The rest of the story takes place after Zacharias has managed to find himself in the position of being the most eminent sorcerer in England. We quickly learn that his high office has earned Zacharias no shortage of enemies and is more a nuisance than anything else. He’s not even certain he wants the office at all, but there’s no way for him to give it up. Instead, he determines to make the best of it and try and enact what change and bring what progress he can while he still has time. To that end, Zacharias has to deal with magical school girls, Malaysian vampires. scheming racists, and angry dragons.

It’s a wild ride.

The characters in Sorcerer to the Crown can all be a little one-dimensional at times, and I didn’t always find Zacharias to be particularly likable, although I absolutely loved Prunella. Some things seemed a little too tidy at the end, and I’m not sure I entirely buy the romance, which was so restrained as to be almost nonexistent. Although it is kind of refreshing that the book isn’t overly focused on the romance, I would have preferred a more gradual growth of affection over time. As it was, the resolution of the romance felt somewhat tacked on and less earned than it could have been.

Still, Sorcerer to the Crown is a thoroughly enjoyable read. From beginning to end, it hits all the right notes that I look for in a book. It’s a very different perspective than we’re usually offered in Regency-set fantasies. It’s fast-paced and interesting enough that even though a great deal happens it never feels overstuffed or overlong. It’s whimsical without being precious and clever without being pretentious. Best of all, it’s a downright funny book, and I found myself chuckling aloud more than once. Definitely in my top ten books of the year so far.

Book Review: Falling in Love With Hominids by Nalo Hopkinson

falling in love with hominidsI read Nalo Hopkinson’s Sister Mine a couple of years ago after enjoying some of her short work in the anthologies After (ed. by Ellen Datlow and Terri Windling) and Unnatural Creatures (ed. by Neil Gaiman), but I’ve just never quite managed to get around to reading more of her novels. When I saw that she had a new collection of short fiction coming out this year, though, I was ecstatic.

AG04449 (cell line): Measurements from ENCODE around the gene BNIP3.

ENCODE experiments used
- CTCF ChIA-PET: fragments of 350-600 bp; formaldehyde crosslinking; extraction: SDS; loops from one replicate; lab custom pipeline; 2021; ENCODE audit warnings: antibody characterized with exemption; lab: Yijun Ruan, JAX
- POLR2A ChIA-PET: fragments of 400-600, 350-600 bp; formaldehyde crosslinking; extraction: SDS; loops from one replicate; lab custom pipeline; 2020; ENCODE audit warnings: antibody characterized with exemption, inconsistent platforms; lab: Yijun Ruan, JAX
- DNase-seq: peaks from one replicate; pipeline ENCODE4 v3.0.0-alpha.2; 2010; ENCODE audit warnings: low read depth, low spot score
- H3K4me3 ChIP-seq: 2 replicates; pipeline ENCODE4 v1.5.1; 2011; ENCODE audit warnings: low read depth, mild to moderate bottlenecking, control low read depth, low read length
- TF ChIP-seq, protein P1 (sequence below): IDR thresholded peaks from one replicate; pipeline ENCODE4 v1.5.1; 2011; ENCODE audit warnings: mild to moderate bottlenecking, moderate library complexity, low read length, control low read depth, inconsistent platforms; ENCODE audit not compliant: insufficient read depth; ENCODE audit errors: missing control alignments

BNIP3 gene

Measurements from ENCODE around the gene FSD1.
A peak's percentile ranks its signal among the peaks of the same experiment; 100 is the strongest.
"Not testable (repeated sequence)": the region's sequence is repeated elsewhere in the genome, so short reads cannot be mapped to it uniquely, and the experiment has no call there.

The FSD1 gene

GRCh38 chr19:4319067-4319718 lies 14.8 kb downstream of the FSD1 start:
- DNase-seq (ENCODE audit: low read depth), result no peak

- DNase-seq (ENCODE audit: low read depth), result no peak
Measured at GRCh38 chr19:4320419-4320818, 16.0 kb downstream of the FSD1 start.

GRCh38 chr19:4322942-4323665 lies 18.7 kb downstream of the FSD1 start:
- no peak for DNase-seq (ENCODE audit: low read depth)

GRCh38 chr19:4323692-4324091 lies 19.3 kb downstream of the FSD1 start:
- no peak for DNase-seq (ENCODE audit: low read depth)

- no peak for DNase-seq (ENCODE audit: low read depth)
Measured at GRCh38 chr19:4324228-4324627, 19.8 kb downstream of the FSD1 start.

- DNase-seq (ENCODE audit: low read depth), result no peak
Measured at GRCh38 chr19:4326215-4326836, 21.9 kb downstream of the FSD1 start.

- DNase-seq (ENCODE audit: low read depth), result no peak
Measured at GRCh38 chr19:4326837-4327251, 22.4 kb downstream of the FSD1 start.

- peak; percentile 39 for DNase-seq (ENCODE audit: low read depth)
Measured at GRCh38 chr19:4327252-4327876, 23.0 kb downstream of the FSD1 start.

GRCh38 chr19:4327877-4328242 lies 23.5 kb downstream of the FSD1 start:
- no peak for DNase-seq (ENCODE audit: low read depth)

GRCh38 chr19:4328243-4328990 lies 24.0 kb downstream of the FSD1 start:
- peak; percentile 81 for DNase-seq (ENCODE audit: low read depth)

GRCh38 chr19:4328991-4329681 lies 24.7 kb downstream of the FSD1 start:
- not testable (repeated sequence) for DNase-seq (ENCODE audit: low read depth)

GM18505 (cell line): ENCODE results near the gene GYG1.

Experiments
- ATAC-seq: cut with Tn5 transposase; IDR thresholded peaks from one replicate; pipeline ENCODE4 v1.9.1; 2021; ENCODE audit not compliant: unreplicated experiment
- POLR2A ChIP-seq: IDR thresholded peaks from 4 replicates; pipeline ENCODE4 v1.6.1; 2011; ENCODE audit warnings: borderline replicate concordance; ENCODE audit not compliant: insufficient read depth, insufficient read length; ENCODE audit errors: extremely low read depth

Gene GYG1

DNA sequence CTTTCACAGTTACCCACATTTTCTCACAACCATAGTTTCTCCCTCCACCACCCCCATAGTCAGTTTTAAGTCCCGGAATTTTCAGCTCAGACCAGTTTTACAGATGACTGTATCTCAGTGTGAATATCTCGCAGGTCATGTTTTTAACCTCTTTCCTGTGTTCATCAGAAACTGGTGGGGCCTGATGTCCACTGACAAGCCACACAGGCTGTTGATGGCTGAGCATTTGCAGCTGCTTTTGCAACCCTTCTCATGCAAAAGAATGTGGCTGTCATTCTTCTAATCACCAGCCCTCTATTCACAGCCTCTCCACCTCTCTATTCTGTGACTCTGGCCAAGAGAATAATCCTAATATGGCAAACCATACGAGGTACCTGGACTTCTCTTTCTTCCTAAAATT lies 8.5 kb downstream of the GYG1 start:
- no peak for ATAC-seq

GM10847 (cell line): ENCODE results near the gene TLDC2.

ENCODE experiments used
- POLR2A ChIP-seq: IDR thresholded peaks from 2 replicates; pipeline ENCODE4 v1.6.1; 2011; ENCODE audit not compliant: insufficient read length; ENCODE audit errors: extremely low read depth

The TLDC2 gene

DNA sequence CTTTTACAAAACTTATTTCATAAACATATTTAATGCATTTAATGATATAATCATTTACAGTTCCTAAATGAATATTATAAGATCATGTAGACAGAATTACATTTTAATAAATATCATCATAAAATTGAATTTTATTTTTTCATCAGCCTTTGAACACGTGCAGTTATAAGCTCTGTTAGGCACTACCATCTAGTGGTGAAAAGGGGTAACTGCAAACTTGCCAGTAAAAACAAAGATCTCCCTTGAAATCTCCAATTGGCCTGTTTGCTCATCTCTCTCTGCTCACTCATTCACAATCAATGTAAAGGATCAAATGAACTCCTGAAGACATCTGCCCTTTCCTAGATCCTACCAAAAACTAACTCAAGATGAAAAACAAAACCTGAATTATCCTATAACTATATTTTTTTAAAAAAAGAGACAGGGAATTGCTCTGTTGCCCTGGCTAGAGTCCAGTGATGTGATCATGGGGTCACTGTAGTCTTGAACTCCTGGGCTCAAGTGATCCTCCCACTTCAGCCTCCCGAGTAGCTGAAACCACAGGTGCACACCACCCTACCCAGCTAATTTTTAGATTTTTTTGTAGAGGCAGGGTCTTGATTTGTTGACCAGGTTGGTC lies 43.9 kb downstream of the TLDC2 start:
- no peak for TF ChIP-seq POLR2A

Falling in Love With Hominids doesn’t disappoint. It opens with “The Easthound,” which was originally published in After and is the first story I ever read by Nalo Hopkinson, and even though I was anxious to move along to some stuff I hadn’t read it was nice to reread something I liked so well the first time I read it. Besides this first story, though, everything else in the collection was new to me.

As with any story collection, especially this type of story collection, where the stories are simply a selection of the author’s work in recent years rather than written on purpose with a theme in mind, not every story speaks to everyone, which is the case for me here. However, there are several standouts that I look forward to rereading in the future:

  • “Message in a  Bottle” – a charming and surprising time travel story
  • “Left Foot, Right” – twins and shoes and a fairy tale sensibility
  • “Old Habits” – a ghost story
  • “Delicious Monster” – orchids and Garuda
  • “Blushing” – a retold fairy tale that I won’t spoil for you

While I didn’t love the longer piece, “Ours is the Prettiest,” I do think it’s inspired me to check out the Bordertown books. I’m not always into that sort of modern faerie stuff, but I feel like I would have loved this story if I was more familiar with the shared world it was written in.

Overall, Falling in Love With Hominids is, I think, a great introduction to Nalo Hopkinson. There’s a nice variety of stories here both in subject matter and length, and I actually found some of the shorter stories to be the strongest pieces in the lot. Hopkinson’s introduction is nice, and I like the little paragraphs at the start of each piece. It’s a common thing in story collections, but I always feel like these bits of extra info give better context for the stories and let me get to know the author a little. Here, it helps that Nalo Hopkinson seems to be someone eminently worth knowing.

This review is based on an ARC received through NetGalley.

Falling in Love With Hominids will be published on August 11, 2015 and can be pre-ordered from Tachyon Publications.